Rat Film

Rat Film

Baltimore has a lot of rats.

Rat Film

3.5 / 5

We hate rats. We hate them so much that we wrongly blame them for the bubonic plague. It feels natural to use rats, as in the idiom “I smell a rat,” to symbolize an unknown evil. Baltimore filmmaker Theo Anthony uses this visceral response as a provocative jumping-off point for his documentary Rat Film. Careful not to use too heavy a hand, the film begins with the scripted recitation of the rat’s creation myth, and then slowly draws visual and thematic parallels over the course of its brief 82 minutes. Treating didacticism like (forgive me) the plague, Anthony carves out a refreshing space in the nonfiction world, even if his film would have benefited from a bit more clarity.

The story is both straightforward and impossibly complex. Basically: Baltimore has a lot of rats. They invade yards, populate alleys and cause problems throughout the city. Baltimore also has a damning history of racism. In 1911, it was the first city in America to pass a law under the guise of “racial niceties” that prohibited black families from moving into predominantly white neighborhoods, and white families from moving into predominantly black ones.

These threads sit side by side as Anthony takes us through a series of vignettes that add up to an artful oral history of Baltimore’s racial politics. We follow an exterminator named Edmund as he crisscrosses the city to answer the calls of rat-encountering citizens. “It ain’t never been a rat problem in Baltimore, it’s always been a people problem,” he says in a rare on-the-nose moment that works in spite of itself. “And that ain’t gonna change until you educate the people.” We hear about Johns Hopkins grad Dr. Curt P. Richter, who aided federal anti-rat programs during WWII and extrapolated some questionable social theory from his experiments. In one excruciatingly long single take, we watch a bald Baltimore resident sit stone-still while three busy rats climb him like a pale, bony jungle gym.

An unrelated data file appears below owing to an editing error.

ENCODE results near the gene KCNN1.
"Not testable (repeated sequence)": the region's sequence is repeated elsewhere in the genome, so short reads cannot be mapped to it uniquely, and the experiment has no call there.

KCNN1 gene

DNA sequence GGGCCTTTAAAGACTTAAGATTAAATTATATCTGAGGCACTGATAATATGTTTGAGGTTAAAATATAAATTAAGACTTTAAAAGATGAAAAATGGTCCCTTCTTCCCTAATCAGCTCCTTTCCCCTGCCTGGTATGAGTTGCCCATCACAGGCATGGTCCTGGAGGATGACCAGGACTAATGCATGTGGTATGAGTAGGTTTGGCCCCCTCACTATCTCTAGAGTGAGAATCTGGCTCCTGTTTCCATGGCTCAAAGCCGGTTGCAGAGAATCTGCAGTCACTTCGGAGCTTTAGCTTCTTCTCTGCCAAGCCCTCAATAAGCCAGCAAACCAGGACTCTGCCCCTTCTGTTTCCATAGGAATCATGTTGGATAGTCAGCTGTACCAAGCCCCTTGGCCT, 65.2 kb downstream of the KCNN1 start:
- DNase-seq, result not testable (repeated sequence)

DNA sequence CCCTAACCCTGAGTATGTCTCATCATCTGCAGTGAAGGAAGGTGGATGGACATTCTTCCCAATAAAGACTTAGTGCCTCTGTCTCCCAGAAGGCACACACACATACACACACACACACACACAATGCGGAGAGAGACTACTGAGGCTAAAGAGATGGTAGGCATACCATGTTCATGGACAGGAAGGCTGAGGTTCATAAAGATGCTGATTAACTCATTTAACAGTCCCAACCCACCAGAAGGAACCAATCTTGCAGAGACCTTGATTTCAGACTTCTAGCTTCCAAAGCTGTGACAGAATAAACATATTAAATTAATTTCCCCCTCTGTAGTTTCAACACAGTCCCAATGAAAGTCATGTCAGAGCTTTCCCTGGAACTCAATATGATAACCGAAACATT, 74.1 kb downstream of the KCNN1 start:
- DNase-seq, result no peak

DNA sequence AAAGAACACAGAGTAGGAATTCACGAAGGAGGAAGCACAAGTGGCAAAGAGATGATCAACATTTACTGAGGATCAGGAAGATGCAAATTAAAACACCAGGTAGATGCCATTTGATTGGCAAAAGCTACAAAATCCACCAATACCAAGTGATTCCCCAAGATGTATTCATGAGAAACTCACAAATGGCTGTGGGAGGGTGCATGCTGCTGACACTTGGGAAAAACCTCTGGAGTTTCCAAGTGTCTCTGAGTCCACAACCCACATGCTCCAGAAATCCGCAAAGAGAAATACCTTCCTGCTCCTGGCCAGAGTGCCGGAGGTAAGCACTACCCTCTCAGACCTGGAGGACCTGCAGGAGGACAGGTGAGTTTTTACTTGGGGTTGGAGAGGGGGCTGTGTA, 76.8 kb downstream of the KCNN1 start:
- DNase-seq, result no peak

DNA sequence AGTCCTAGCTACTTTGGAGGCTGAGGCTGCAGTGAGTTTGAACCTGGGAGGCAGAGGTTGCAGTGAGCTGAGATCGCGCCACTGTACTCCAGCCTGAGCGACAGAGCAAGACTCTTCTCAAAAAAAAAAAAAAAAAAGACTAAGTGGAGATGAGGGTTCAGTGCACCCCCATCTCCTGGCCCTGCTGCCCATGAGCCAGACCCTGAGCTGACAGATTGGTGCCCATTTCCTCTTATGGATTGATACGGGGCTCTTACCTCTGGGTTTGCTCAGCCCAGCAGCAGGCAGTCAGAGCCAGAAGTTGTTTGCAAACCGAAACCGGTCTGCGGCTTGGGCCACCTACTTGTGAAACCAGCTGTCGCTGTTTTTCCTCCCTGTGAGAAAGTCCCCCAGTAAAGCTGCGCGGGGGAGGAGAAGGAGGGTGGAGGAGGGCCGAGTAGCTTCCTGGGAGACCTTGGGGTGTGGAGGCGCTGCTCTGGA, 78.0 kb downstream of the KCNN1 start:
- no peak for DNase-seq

Rat Film—surprise—is most effective when it’s talking about rats. Anthony uses the recurring image of a Norway rat jumping toward the camera from the bottom of a trash can to punctuate certain sections, and the way he captures its movement shoulders the film’s entire subtext. In general, the rat stuff works because it’s so subtext-heavy. A scene where a local snake trainer discusses the types of baby rats he prefers to feed his snakes, which ends with him observing, “The way I look at it, the same creator created ‘em,” lets Anthony make a million sociological points without a single statistic.

Not that the more traditional documentary stuff doesn’t work. It’s just that: traditional. Anthony squeezes in some truly compelling interviews, and historical tidbits about housing policy and Baltimore’s public fund allocations are meaty and fascinating. We’ve seen stories like that before, though, and in these more straightforward moments we lose the novelty of watching a documentary that requires the same critical reading skills as an AP Lit text.

The film pulls off a balancing act that could have spelled disaster in less assured hands. Too much metaphor makes for a snoozy MoMA reject, too much social policy and it’s C-SPAN with some rodents. Neither one would be remotely watchable. If, when the film ends, we’re left scratching our heads a bit, asking for clearer answers to rise to the top, it’s all the more to Anthony’s credit. Rat Film is an out-there proposition, but it’s compelling enough to hold your attention until the end.

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